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Chemists develop a new range of cancer therapeutics.
Cracking the cartilage riddle, Deakin scientists synthetically mimic the body's most complex lubrication system.
A new process to separate blends of cotton-polyester material provides a major breakthrough for recycling textile and other waste.
Bio-plastics could help slash global plastic consumption.
A 'Skilling the Bay' $500,000 grant will help Geelong tap into the rapidly growing nanofibre market.
Biomaterials can be derived either from nature or synthesised in the laboratory using chemical approaches which involve metallic components, polymers, ceramics or composite materials.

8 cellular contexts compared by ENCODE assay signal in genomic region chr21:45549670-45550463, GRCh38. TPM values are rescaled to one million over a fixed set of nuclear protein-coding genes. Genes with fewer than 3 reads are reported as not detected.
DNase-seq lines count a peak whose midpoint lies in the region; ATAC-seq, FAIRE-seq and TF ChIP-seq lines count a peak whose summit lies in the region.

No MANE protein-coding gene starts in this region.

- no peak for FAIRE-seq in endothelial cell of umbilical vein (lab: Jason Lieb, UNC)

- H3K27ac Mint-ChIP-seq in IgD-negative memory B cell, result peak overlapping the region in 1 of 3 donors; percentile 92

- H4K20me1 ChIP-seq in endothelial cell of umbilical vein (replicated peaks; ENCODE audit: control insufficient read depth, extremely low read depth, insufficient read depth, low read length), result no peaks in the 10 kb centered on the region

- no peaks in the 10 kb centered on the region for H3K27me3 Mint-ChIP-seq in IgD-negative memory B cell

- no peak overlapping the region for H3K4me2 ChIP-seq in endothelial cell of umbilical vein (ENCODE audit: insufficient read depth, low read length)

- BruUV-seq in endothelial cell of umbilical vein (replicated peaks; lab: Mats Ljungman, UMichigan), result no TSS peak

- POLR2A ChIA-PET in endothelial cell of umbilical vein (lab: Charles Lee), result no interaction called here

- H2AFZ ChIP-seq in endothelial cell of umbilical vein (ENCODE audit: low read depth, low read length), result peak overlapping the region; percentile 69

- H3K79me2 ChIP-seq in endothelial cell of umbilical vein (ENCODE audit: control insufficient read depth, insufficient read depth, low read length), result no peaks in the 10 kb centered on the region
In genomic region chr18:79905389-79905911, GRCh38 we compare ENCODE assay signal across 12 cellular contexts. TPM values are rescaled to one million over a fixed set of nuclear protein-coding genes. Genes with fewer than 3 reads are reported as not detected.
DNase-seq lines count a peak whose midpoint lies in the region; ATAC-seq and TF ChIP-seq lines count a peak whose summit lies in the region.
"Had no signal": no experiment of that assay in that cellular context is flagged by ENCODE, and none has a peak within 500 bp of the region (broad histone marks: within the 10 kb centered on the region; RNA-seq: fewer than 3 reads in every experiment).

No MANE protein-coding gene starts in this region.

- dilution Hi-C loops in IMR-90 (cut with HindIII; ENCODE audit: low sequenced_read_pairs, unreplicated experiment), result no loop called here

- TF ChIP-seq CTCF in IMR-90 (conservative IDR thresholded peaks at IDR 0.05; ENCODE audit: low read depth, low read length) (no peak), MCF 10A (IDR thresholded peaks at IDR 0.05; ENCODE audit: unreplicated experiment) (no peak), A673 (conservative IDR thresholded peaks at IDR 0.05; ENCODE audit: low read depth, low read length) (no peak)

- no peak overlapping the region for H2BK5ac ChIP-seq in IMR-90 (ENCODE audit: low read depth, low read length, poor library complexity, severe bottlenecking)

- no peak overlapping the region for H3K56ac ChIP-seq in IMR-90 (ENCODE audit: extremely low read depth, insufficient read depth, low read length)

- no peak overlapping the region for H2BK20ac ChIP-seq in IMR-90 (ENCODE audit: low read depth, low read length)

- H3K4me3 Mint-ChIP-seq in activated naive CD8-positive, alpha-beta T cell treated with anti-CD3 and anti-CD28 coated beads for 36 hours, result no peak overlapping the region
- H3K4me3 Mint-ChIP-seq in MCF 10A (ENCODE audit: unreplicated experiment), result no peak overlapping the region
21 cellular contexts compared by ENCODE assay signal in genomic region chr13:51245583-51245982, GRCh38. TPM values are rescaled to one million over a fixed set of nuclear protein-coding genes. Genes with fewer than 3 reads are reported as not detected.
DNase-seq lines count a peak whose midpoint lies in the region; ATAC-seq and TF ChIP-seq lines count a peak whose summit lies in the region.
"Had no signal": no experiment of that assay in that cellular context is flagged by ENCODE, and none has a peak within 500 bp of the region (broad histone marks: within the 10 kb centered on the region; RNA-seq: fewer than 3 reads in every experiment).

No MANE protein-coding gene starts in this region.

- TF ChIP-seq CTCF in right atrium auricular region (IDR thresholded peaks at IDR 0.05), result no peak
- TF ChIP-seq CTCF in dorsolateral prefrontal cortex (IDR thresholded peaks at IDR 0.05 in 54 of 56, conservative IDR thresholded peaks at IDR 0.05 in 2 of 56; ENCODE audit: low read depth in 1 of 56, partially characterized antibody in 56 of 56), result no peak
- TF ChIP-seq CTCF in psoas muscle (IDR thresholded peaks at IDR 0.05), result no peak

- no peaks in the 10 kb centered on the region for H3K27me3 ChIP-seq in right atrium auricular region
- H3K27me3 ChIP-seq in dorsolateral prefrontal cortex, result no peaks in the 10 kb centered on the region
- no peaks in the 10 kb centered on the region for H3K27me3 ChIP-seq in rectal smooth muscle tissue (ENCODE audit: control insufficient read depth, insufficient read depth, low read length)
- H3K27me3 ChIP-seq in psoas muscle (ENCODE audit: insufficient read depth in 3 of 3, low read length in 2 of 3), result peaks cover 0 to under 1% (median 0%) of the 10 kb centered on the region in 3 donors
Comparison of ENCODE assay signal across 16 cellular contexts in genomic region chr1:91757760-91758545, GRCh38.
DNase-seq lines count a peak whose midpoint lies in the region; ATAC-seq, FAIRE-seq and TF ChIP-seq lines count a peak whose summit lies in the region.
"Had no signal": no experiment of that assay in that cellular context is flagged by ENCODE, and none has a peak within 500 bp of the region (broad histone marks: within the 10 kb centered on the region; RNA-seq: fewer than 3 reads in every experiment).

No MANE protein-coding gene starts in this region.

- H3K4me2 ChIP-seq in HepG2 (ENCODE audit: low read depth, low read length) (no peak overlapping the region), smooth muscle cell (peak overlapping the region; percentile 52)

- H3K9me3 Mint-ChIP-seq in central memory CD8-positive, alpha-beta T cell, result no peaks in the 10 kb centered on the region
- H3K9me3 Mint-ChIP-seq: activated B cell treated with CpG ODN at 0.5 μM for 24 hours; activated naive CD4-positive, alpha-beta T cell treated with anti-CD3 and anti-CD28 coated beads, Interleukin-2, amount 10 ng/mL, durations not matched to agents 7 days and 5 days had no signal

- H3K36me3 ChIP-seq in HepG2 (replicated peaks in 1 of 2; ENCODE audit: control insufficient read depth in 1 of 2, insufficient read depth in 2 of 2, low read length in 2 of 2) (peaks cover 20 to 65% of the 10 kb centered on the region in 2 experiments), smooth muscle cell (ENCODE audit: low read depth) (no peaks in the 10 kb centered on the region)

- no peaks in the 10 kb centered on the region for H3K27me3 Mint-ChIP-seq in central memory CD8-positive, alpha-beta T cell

Biomaterials research at IFM is focused in two areas:
Our research in the area of soft biomaterials focuses on improved production of haematopoietic stem cells and development of a new method for large-scale production of short nanofibres.
In the area of metallic biomaterials, our research aims to improve the biocompatibility and bioactivity of implants such as artificial joints, bone plates and stents.
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